ME Awareness day 2014: Strength in Unity

 Unity is strength

Thank you.

You are the reason I’m writing this Blog! I don’t find much pleasure in writing about my illness. I’m trying to find words to say after just receiving news that I’ve lost a dear friend from cancer. Yet I need to speak up and write this before ME awareness day.

I really don’t like to moan and have no reason to. On days like today I realise just how blessed I am and what a gift life is. My ME is mild compared to many, I made a good 95% recovery from my first diagnosis until this recent relapse, yet many have been confined to their beds for decades. While others were stuck in their houses and beds I lived a life that was exciting, challenging, rewarding, active and full to the brim!

When I was first diagnosed 18 years ago I was ashamed to admit what I had. (I’ve blogged on this before: I’m coming out; believe ME )

I cried after leaving the Doctors surgery. ”Chronic Fatigue” was the diagnosis then, but I wasn’t just fatigued, I felt so ill and unable to function. Everyone gets fatigued, they didn’t understand. I felt like a complete hypochondriac. No further help or advice was available, it was a case of ‘learn to live with or it will get better on its own.’

I was proud to work in the NHS. I always thought if you got sick, someone would be there to help you. At the very least, I thought doctors would be sympathetic and understanding and offer some helpful advice. I wish I hadn’t sought the second opinion from my Occupational Health doctor who concluded that ‘I was just looking for a way out of work’.

I shunned the label and everything to do with ME. Two of my colleagues also had to give up their profession because of the same illness. I had great respect for both of them, but I didn’t talk to them about it. I thought colluding with others would just make me seem weaker. I’ve never been a quitter and hate to be defeated, but ME had totally defeated me.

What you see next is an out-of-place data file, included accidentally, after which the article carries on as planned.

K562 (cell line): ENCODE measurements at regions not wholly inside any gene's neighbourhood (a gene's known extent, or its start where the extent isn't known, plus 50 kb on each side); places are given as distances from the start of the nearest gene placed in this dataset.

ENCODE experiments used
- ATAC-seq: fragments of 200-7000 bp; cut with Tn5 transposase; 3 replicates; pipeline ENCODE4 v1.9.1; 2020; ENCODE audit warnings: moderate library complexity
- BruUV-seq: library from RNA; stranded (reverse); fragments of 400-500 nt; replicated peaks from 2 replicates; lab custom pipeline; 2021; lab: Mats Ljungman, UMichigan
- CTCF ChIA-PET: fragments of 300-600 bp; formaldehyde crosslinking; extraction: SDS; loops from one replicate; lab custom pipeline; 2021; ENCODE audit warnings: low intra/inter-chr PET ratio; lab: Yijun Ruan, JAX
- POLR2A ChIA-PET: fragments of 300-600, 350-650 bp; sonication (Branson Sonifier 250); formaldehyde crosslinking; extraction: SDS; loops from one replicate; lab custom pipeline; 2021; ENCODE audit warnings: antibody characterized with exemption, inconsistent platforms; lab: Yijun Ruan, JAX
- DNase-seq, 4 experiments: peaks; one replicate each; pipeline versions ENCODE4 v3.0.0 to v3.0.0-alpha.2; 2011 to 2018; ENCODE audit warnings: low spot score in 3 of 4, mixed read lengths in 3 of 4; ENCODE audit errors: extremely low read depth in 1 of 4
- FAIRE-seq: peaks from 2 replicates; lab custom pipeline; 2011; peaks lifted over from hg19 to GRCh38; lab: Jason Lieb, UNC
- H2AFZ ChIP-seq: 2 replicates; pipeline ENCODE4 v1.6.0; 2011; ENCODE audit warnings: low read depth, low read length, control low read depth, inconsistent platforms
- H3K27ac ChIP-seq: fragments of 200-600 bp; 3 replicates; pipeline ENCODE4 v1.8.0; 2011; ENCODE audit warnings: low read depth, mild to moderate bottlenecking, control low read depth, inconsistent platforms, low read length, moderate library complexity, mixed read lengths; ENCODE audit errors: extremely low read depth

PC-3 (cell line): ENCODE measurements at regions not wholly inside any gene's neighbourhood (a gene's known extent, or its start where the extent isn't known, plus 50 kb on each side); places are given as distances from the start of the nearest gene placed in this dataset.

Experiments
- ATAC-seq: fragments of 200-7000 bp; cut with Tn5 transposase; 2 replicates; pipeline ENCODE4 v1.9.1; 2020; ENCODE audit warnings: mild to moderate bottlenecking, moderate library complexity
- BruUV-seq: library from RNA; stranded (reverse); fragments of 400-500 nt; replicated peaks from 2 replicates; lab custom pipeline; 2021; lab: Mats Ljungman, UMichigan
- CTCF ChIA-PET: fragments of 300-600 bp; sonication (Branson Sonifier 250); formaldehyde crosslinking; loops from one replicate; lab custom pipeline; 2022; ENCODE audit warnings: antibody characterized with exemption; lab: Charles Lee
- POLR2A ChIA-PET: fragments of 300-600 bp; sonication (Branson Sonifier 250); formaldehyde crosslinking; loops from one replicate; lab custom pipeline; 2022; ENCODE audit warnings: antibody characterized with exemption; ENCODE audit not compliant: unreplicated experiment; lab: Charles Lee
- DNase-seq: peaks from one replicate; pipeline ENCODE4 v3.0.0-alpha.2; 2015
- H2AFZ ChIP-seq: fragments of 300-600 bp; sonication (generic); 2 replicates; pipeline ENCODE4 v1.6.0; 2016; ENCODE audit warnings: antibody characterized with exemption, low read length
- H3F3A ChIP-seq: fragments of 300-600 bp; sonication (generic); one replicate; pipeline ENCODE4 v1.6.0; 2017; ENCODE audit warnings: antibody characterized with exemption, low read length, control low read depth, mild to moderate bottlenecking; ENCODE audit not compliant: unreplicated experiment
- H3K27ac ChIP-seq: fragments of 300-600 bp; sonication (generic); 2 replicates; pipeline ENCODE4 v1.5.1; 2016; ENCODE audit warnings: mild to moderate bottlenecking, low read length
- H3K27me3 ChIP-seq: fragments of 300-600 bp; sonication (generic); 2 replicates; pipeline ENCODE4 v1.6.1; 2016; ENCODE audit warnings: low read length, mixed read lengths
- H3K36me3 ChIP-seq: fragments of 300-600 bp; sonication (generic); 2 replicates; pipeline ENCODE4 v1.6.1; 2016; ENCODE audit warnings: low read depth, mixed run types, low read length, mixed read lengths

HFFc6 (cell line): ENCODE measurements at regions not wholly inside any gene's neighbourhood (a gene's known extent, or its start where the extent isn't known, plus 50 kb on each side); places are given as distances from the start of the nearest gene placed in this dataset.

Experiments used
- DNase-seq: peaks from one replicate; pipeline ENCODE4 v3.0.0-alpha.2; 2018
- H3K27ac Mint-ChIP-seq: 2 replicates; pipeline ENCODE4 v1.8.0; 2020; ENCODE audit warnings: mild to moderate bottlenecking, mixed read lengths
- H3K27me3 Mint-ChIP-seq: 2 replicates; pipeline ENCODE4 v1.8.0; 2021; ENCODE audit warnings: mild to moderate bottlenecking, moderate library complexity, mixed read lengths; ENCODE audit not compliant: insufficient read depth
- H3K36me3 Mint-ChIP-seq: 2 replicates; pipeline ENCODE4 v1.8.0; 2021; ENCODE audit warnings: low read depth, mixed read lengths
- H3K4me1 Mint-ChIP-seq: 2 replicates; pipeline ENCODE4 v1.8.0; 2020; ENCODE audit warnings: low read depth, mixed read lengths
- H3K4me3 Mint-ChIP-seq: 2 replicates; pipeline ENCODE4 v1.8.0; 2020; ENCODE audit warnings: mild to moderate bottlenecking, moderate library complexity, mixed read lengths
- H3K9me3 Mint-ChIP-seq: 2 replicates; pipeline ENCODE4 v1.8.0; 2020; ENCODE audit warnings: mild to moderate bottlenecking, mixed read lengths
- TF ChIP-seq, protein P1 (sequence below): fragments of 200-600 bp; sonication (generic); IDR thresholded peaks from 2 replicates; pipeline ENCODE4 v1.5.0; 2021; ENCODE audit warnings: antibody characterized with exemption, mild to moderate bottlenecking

Regrettably, the greater my recovery became, the easier it was to distance myself from that loathed ‘ME’ label until I denied it altogether.

 

Well, they say pride comes before a fall, and my fall caught up with me 8 months ago!

The second time I was diagnosed, I cried again after leaving the Doctors surgery. “ME” was the diagnosis this time.* After years of carefully tight roping my way to a near full recovery, I knew exactly what that diagnosis meant…

Months, maybe years of only feeling half human, isolation, frustration, pain, helplessness, and that endless, crushing fatigue all top the list.

I wasted no time in reading and researching the illness that I turned my back on all those years ago along with those medical professionals. This time, however, I discovered something that challenged me to think again about keeping my illness secret; the internet and social media!

As soon as I started connecting with others and reading of other people’s battles, I was shocked to discover that I was far from a lone voice with one bad experience with the medical profession. I came across endless stories of people who had been written off and expected to just ‘live with it’ or offered ill researched advice that could, and did, do more harm than good.